Dossier: Healthy brain

The power of music

Singing a song, playing an instrument and listening to music all trigger reactions in our brain. And music therapy takes advantage of this to help people with physical and mental illnesses.

Text: Nicole Krättli; photo: iStock

We all know the feeling of being transported back in time or place when we hear a particular song or maybe even only a few chords. Suddenly you’re back in the restaurant when you met your partner for the first time or you’re lying on a beach in Portugal where you heard the same song played time and again 15 years ago. Or perhaps you’re a teenager again, singing along to Backstreet Boy songs without a care in the world.

When sounds reach our ears as vibrations in the air, the auditory nerves transmit these sounds as electrical impulses to our brain, where the cerebral cortex links them with a network of memory traces and something quite extraordinary happens: the music transports us away from our daily life and we remember how we felt back then.

Musicians’ brains work differently

“How we respond to music has a lot to do with our listening experience”, says Beate Roelcke, co-director of the Clinical Music Therapy programme at Zurich University of the Arts. Although it is up to individual experience whether music by the Backstreet Boys, Vera Lynn or Abba triggers emotions in us, there are some universal truths. “Slow rhythms and listening to harmonics have a calming effect”, says Roelcke. Music helps lower blood pressure and reduce the level of the stress hormone cortisol.

The effect on the body is even stronger when we make music ourselves. Neuroscientists at the University of Zurich, for example, were able to prove in a study that professional musicians have a better working memory than non-musicians. In musicians, the auditory areas of both cerebral hemispheres were more strongly connected than in non-musicians. But the effect goes even further. Music activates a wide variety of brain regions simultaneously. Even in non-musicians, brain structures can be reorganised and changed when they make music or listen to music.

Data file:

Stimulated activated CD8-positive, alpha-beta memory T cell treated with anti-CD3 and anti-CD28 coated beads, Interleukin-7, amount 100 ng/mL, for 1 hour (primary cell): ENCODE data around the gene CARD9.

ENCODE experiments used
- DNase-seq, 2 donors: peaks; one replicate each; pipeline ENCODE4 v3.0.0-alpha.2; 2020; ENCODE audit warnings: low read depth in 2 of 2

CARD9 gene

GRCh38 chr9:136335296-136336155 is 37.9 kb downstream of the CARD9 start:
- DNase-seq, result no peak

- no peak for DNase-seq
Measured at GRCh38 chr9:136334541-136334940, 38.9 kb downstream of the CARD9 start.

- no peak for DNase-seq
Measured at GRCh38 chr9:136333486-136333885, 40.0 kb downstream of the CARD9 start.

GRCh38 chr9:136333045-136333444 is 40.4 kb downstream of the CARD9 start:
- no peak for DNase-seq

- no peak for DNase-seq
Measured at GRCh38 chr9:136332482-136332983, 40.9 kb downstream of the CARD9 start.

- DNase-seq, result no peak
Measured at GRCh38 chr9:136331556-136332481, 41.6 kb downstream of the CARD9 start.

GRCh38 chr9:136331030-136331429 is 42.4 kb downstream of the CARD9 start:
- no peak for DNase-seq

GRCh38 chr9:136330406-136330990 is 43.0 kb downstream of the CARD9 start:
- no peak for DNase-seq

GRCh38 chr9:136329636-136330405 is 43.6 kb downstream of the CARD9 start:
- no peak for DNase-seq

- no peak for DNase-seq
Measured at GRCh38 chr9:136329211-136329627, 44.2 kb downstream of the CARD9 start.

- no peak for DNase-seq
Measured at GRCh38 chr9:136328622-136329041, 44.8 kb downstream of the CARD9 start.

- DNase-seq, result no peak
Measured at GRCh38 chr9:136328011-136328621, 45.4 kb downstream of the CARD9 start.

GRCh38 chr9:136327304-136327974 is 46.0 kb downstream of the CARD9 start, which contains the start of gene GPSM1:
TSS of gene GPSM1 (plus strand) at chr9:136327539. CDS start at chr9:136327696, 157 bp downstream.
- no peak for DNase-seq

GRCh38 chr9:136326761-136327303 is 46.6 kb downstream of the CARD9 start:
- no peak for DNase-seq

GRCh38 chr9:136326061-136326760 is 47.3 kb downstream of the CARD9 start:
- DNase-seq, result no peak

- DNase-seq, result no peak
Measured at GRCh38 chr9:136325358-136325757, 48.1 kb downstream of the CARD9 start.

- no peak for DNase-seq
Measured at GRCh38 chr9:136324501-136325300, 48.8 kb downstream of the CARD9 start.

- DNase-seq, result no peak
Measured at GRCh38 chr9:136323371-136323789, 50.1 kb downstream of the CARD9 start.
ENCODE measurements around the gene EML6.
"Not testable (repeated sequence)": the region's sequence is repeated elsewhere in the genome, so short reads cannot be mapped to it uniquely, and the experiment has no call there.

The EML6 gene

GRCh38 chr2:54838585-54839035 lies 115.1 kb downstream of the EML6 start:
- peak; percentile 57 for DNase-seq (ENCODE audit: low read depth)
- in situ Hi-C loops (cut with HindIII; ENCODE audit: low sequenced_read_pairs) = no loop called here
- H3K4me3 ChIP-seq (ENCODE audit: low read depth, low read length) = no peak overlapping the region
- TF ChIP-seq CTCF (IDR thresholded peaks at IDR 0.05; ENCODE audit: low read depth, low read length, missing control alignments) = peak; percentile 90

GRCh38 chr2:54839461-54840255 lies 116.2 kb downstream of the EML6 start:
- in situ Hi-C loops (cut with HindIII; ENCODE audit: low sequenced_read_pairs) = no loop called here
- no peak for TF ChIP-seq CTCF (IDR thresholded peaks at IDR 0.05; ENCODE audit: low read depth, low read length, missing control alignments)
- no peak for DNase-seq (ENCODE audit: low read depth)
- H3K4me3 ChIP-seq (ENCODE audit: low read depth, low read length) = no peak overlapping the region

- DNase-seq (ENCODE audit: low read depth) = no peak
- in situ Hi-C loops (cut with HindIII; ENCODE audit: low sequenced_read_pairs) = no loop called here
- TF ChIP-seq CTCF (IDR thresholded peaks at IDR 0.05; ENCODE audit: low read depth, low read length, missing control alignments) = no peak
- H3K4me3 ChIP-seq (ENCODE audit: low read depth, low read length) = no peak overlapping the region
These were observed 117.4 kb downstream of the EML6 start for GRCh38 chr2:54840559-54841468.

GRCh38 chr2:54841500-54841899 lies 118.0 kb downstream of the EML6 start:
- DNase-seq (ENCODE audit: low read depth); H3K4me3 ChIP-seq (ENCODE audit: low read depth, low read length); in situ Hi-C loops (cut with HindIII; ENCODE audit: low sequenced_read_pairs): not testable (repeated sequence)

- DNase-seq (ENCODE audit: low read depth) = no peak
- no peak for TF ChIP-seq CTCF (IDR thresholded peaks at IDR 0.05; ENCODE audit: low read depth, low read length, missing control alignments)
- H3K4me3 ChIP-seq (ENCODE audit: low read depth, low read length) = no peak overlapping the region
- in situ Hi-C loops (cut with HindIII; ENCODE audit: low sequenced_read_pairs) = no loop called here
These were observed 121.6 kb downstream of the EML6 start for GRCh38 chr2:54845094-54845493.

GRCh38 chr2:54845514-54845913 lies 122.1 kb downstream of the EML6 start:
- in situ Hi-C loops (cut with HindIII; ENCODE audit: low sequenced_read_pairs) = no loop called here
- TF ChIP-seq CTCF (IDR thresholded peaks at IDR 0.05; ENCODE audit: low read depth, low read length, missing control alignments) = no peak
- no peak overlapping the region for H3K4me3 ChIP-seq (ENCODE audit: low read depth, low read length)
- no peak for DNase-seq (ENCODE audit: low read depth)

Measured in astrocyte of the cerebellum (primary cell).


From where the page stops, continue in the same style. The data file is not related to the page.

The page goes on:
Music therapy makes use of this – for example with stroke patients who are paralysed on one side and thus have limited motor skills. Rhythm affects our movements and makes them easier to execute. In addition, various instruments such as a xylophone or piano can also be played with one hand and patients can express themselves in this way. “In music therapy, it’s possible to focus on what can be used as a resource without pressure to perform”, explains Roelcke. 

Rhythm influences our movements and moves us both emotionally and physically.

“Amazing Grace” gets results

A study with stroke patients has shown the positive effect of practising movements to music. The group who attended music therapy made greater progress with their motor skills than those who did the same exercises without music. Music also works on an emotional level: “Choosing a rhythm, making up a melody, enjoying listening to the sounds all help boost self-esteem”, says Roelcke.

The power of music is particularly evident in stroke patients whose speech centres have been damaged. These people often know what they want to say but can no longer find the words. As a result, many can only talk in single syllables or give up speaking altogether.

Roelcke suggests that stroke patients sing songs together. It’s important to find a song that they learned when they were younger – maybe even in their childhood or adolescence – and that they know by heart. “‘Amazing Grace’ or ‘You are my sunshine’ often work with older patients”.

The words just seem to come. This is because the lyrics of the song, in connection with the melody, are stored in a different place in the brain than speech. Exercises like these not only help make new connections in the brain, says Beate Roelcke: “They also give people an incredible sense of accomplishment. Patients suddenly realise that they can do something after all.”